“Though this teaching sparked dissent among some Catholics, today Paul VI’s specific warnings of the negative effects of the widespread use of artificial contraception – such as increased sexual promiscuity and the decline of respect for human life – have certainly come to pass,” Schreck affirmed.

Yet as St. John Paul II was known as the well-traveled pope, Paul VI was also a “pilgrim pope,” Schreck said, citing his travels to Australia, South America, Asia, and the United States. And he promoted ministry through the end of his papacy with his “brilliant apostolic letter ‘On Evangelization in the Modern World,’” as well as his calling a synod on catechesis.

Through his faith, he guided the Church “in this most challenging period in which Western culture began to be dislodged from her Christian moorings,” Schreck concluded.

Wednesday, October 15, 2014

Pro-Family Catholics Reject Pro-Gay Synod Mid-Way Report, Calling It 'a Betrayal’

Voice of the Family October 13, 2014:
An international coalition of pro-family groups has rejected the mid-way report of the Extraordinary Synod on the Family, calling it “a betrayal”.
Voice of the Family responded to the report (relatio post disceptationem), published this morning and presented by Cardinal Péter Erdő (See “Synod on Family: Midterm report presented, 2015 Synod announced“, Vatican Radio, 13 October) The report has been welcomed ecstatically by liberal Catholic commentators.
John Smeaton, co-founder of Voice of the Family, said:
“Those who are controlling the Synod have betrayed Catholic parents worldwide. We believe that the Synod’s mid-way report is one of the worst official documents drafted in Church history.
“Thankfully the report is a preliminary report for discussion, rather than a definitive proposal. It is essential that the voices of those lay faithful who sincerely live out Catholic teaching are also taken into account. Catholic families are clinging to Christ’s teaching on marriage and chastity by their finger-tips.”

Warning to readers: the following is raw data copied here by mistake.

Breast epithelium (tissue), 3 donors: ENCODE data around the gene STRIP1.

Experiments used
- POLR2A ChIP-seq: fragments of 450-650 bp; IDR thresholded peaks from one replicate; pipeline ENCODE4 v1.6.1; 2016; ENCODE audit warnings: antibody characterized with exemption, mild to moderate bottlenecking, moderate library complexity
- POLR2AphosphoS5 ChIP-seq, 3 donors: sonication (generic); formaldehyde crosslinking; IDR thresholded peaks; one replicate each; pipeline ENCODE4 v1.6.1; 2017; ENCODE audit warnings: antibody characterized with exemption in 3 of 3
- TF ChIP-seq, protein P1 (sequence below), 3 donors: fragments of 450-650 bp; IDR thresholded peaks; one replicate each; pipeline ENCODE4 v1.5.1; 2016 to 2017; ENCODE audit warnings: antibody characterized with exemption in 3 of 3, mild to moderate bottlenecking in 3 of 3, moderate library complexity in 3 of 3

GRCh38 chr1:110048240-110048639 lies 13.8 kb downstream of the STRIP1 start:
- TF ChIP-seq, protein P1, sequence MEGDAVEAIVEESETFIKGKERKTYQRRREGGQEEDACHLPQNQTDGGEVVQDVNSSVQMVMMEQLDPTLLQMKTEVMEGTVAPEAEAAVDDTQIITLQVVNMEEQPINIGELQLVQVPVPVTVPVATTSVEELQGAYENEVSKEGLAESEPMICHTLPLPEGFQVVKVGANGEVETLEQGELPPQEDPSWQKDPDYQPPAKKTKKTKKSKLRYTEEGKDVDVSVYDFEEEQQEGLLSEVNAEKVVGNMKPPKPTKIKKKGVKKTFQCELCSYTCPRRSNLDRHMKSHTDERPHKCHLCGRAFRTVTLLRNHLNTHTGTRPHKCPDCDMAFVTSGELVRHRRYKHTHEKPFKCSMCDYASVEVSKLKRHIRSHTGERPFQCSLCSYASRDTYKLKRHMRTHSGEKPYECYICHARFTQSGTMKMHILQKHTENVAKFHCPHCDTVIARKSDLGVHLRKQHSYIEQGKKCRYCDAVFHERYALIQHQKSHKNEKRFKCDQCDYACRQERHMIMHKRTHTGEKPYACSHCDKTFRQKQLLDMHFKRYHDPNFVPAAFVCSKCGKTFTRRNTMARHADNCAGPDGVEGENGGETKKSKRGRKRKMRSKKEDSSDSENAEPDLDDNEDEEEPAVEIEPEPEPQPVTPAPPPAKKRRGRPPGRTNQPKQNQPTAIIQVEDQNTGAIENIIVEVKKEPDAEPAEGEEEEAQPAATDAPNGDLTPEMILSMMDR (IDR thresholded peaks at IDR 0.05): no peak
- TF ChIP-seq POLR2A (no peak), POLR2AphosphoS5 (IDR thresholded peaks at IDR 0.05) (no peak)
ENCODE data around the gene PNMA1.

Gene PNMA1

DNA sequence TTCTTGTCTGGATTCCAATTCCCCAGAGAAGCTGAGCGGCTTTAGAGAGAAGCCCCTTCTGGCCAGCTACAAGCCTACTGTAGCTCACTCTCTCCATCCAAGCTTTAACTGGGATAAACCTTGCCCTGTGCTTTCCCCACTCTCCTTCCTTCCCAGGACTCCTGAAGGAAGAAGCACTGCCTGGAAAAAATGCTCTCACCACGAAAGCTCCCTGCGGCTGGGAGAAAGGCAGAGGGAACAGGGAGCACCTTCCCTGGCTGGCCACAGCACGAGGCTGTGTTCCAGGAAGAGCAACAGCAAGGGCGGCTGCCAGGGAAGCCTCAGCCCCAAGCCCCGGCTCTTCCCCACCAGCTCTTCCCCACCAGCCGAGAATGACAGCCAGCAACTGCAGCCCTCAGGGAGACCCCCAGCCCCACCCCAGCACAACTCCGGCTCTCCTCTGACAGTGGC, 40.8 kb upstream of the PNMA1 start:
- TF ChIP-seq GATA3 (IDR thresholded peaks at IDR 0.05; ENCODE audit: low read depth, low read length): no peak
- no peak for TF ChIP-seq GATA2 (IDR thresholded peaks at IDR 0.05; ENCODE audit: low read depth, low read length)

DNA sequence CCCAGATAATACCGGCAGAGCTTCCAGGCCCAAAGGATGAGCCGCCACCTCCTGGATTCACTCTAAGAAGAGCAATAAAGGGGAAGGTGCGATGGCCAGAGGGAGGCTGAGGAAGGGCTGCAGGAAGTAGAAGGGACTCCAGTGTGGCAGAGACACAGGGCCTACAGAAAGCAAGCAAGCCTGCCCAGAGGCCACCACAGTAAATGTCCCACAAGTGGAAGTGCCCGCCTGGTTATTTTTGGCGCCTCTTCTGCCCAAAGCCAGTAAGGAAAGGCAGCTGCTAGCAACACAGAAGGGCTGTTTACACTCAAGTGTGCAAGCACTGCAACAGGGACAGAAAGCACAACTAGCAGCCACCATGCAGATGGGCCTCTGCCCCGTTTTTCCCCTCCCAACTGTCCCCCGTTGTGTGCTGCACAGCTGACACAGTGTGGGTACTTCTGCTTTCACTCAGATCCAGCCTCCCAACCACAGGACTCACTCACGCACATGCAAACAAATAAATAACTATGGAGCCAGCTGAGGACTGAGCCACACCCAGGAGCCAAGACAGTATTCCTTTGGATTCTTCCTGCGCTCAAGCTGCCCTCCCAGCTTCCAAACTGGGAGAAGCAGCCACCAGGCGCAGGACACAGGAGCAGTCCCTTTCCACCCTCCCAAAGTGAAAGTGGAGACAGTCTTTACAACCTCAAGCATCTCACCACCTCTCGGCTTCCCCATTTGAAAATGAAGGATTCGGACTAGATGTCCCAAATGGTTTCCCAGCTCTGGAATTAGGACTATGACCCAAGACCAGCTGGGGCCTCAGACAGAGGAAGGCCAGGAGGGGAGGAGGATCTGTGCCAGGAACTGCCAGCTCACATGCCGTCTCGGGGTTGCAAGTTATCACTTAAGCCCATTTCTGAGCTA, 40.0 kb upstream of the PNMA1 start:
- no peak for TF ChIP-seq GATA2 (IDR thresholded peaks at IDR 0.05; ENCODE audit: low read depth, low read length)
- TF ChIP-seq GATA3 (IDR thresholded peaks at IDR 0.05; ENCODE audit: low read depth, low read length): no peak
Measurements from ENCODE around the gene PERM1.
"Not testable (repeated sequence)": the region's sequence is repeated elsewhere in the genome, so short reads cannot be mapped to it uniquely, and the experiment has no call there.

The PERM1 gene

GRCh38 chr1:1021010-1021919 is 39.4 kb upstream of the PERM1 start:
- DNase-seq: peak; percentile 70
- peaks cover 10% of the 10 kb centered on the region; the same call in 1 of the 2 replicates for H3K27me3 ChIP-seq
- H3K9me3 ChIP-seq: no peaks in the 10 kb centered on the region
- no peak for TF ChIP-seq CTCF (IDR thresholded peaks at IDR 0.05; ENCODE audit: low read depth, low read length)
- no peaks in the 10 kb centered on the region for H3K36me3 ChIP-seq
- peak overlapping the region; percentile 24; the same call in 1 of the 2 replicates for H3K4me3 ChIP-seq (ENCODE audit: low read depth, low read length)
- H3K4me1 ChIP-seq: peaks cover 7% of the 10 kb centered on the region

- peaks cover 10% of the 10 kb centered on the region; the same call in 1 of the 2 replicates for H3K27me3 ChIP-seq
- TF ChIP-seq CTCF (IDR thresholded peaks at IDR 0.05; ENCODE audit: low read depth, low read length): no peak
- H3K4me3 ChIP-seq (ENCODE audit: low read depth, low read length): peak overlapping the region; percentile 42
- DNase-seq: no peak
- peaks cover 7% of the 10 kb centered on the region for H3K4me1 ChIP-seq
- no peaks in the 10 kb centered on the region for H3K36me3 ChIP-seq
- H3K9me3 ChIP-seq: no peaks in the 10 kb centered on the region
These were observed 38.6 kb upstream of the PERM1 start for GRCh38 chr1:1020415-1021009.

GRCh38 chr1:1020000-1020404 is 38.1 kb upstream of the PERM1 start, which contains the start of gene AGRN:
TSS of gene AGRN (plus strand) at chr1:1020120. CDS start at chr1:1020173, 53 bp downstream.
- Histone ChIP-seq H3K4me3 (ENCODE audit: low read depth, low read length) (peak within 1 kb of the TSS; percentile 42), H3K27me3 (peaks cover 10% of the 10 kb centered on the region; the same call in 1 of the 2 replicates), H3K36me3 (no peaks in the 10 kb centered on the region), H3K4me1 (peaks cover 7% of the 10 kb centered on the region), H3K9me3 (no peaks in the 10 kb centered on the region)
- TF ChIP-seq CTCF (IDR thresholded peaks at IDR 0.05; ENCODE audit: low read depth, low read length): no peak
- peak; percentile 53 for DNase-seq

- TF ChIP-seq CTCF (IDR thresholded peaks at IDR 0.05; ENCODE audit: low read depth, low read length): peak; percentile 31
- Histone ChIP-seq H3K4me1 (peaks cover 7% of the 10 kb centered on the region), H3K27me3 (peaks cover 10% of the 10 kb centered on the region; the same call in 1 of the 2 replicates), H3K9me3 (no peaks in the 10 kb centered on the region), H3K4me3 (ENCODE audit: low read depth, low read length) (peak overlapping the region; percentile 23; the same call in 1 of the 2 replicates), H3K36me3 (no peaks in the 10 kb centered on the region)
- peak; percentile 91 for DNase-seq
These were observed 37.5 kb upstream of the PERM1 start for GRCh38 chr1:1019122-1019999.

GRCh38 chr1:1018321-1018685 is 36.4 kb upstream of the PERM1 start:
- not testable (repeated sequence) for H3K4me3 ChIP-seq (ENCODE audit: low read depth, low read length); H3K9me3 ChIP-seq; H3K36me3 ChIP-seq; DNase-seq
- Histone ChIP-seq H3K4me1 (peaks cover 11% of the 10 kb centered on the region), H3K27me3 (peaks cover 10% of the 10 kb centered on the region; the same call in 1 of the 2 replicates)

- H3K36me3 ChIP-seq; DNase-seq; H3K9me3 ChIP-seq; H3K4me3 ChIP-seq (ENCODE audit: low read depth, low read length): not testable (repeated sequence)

Patrick Buckley, Voice of the Family’s Irish representative, said:
“The Synod’s mid-way report represents an attack on marriage and the family. For example, the report in effect gives a tacit approval of adulterous relationships, thereby contradicting the Sixth Commandment and the words of Our Lord Jesus Christ on the indissolubility of marriage.
“The report undermines the Church’s definitive teaching against contraception, by using the coded language of ‘underlin[ing] the need to respect the dignity of the person in the moral evaluation of the methods of birth control”. This language is the code of those who wish to reduce the Church’s doctrines to a mere guide, thus leaving couples free to choose contraception in so-called ‘conscience’.
“The report accepts wrongly that there is a value in the homosexual orientation. This contradicts the Congregation of the Doctrine of the Faith’s 1986 Letter on the Pastoral Care of Homosexual Persons:
“Although the particular inclination of the homosexual person is not a sin, it is a more or less strong tendency ordered toward an intrinsic moral evil; and thus the inclination itself must be seen as an objective disorder.”
Maria Madise, Voice of the Family’s coordinator, said:
“What will Catholics parents now have to tell their children about contraception, cohabiting with partners or living homosexual lifestyles? Will those parents now have to tell their children that the Vatican teaches that there are positive and constructive aspects to these mortal sins? This approach destroys grace in souls.
“It would be a false mercy to give Holy Communion to people who do not repent of their mortal sins against Christ’s teachings on sexual purity. Real mercy consists of offering people a clean conscience via the Sacrament of Confession and thus union with God.
“Many of those who claim to speak in the name of the universal Church have failed to teach the faithful. This failure has created unprecedented difficulties for families. No responsibility is taken for this failure in this disastrous mid-way report.”
“The Synod’s mid-way report will increase the incidence of faithful Catholics being labelled as ‘pharisees’, simply for upholding Catholic teaching on sexual purity.”